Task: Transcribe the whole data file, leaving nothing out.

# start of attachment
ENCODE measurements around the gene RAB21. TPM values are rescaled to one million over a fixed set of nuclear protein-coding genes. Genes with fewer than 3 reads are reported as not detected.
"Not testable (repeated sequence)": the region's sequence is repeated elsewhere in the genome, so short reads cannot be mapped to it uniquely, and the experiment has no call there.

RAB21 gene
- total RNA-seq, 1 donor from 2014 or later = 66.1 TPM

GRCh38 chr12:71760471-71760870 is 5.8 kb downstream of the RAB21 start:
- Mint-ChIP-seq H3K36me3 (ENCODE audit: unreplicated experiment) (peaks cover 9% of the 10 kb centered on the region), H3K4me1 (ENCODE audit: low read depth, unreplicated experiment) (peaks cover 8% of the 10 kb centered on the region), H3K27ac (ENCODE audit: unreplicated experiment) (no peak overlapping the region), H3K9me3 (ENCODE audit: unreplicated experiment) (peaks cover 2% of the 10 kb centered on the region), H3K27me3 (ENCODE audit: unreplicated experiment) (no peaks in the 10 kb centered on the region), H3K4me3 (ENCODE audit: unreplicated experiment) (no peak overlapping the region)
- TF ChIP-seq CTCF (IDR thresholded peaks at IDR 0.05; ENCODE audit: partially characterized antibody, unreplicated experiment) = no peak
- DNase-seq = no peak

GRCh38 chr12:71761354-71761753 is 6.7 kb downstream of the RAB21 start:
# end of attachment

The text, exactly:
ENCODE measurements around the gene RAB21. TPM values are rescaled to one million over a fixed set of nuclear protein-coding genes. Genes with fewer than 3 reads are reported as not detected.
"Not testable (repeated sequence)": the region's sequence is repeated elsewhere in the genome, so short reads cannot be mapped to it uniquely, and the experiment has no call there.

RAB21 gene
- total RNA-seq, 1 donor from 2014 or later = 66.1 TPM

GRCh38 chr12:71760471-71760870 is 5.8 kb downstream of the RAB21 start:
- Mint-ChIP-seq H3K36me3 (ENCODE audit: unreplicated experiment) (peaks cover 9% of the 10 kb centered on the region), H3K4me1 (ENCODE audit: low read depth, unreplicated experiment) (peaks cover 8% of the 10 kb centered on the region), H3K27ac (ENCODE audit: unreplicated experiment) (no peak overlapping the region), H3K9me3 (ENCODE audit: unreplicated experiment) (peaks cover 2% of the 10 kb centered on the region), H3K27me3 (ENCODE audit: unreplicated experiment) (no peaks in the 10 kb centered on the region), H3K4me3 (ENCODE audit: unreplicated experiment) (no peak overlapping the region)
- TF ChIP-seq CTCF (IDR thresholded peaks at IDR 0.05; ENCODE audit: partially characterized antibody, unreplicated experiment) = no peak
- DNase-seq = no peak

GRCh38 chr12:71761354-71761753 is 6.7 kb downstream of the RAB21 start: